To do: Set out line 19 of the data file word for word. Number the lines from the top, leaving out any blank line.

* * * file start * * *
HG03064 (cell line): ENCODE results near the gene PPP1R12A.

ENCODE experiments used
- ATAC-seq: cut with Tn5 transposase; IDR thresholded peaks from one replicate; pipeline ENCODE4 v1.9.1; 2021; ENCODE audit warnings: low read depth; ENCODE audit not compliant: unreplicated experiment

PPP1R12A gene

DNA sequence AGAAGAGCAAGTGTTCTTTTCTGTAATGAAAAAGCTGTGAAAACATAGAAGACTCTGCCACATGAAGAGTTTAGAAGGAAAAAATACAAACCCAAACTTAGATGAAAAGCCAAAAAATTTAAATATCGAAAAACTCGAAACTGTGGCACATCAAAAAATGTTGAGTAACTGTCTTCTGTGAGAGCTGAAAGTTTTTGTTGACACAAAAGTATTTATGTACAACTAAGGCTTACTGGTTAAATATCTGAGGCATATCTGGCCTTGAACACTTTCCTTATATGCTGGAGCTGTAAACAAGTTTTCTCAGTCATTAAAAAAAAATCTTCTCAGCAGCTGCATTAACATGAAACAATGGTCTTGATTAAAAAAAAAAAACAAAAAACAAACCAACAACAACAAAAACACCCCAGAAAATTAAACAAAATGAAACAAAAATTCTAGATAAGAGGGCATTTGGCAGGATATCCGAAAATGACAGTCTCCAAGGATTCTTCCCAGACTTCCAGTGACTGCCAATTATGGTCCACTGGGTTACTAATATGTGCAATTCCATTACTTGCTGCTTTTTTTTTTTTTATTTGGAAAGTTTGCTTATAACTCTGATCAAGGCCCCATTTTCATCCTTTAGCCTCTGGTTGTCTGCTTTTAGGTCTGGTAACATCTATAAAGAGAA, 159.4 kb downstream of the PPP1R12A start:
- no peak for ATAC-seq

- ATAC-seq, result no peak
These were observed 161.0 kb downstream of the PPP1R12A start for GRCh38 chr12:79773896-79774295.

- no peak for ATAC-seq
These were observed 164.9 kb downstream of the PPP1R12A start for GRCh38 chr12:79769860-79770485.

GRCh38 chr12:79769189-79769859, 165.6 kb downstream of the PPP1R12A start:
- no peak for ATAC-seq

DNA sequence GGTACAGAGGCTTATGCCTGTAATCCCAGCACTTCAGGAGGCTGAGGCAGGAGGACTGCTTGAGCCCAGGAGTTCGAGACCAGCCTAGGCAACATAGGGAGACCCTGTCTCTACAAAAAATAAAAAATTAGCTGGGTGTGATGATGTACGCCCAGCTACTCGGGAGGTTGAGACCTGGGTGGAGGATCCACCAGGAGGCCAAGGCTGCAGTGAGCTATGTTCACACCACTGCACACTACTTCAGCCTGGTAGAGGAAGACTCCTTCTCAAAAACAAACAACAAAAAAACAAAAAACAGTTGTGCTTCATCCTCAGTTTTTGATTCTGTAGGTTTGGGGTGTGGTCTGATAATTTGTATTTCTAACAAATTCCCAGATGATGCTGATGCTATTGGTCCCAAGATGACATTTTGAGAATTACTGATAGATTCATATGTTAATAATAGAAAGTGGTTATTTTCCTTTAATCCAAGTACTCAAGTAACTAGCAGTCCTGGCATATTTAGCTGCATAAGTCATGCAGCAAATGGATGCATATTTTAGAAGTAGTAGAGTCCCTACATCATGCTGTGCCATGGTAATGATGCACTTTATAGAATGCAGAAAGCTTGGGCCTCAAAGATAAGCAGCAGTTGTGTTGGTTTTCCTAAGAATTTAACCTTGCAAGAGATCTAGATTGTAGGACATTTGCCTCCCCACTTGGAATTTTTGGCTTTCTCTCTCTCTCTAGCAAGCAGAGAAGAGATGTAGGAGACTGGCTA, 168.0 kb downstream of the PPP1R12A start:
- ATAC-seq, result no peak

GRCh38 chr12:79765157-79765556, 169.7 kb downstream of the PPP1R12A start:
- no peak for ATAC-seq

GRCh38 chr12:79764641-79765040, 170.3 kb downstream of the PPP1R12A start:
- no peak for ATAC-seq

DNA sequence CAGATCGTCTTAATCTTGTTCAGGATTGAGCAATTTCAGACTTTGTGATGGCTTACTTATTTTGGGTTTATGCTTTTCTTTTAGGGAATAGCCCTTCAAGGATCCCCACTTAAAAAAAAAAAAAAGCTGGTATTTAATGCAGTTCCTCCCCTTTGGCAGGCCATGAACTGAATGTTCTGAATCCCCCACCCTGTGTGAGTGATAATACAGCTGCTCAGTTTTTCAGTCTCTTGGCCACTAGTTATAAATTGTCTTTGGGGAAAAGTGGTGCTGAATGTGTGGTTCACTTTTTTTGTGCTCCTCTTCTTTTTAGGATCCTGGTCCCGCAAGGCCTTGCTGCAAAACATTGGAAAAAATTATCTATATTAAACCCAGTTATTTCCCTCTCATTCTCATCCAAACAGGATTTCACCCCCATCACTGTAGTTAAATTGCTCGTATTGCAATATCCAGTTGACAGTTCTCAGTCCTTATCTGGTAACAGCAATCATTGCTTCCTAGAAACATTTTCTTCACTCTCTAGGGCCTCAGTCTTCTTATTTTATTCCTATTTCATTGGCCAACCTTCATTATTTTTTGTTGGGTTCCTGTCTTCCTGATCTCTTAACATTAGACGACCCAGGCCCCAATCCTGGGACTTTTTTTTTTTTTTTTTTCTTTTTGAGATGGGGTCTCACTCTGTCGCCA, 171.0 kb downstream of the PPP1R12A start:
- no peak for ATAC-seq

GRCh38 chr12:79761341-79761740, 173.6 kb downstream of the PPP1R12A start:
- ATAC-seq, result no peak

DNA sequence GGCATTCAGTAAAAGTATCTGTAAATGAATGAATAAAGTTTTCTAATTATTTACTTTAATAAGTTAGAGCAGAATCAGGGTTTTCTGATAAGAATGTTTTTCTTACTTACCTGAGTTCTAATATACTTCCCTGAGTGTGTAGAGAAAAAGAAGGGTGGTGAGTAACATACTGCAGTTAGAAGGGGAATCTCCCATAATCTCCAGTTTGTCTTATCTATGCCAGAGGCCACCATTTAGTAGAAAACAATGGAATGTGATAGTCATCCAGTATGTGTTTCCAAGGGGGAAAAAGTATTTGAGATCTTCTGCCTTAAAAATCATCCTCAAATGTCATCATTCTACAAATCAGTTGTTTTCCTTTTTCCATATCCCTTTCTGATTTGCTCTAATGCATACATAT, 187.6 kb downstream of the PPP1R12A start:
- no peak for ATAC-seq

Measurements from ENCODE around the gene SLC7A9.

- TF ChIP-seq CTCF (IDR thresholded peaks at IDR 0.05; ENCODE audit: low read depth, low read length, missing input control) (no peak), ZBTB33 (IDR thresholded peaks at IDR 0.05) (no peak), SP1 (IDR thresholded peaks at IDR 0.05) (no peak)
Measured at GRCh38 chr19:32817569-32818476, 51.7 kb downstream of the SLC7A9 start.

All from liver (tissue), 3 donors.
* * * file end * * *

DNA sequence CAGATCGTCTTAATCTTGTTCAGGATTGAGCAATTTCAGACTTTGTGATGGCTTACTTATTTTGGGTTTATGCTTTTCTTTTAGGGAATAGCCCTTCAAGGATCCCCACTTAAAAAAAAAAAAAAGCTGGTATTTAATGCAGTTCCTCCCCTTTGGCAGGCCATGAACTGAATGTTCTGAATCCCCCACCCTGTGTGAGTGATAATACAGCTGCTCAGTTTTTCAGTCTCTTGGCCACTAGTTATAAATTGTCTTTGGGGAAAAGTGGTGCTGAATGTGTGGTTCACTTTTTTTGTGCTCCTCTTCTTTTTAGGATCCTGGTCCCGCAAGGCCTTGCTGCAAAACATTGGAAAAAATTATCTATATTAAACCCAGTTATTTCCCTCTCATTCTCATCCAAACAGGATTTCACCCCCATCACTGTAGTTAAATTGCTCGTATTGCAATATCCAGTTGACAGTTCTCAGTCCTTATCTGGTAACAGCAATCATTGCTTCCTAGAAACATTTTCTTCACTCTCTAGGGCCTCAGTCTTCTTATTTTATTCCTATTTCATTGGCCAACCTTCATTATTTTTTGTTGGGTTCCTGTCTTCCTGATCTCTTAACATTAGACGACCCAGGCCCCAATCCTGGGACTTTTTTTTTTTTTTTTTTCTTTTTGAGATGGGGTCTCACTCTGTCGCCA, 171.0 kb downstream of the PPP1R12A start: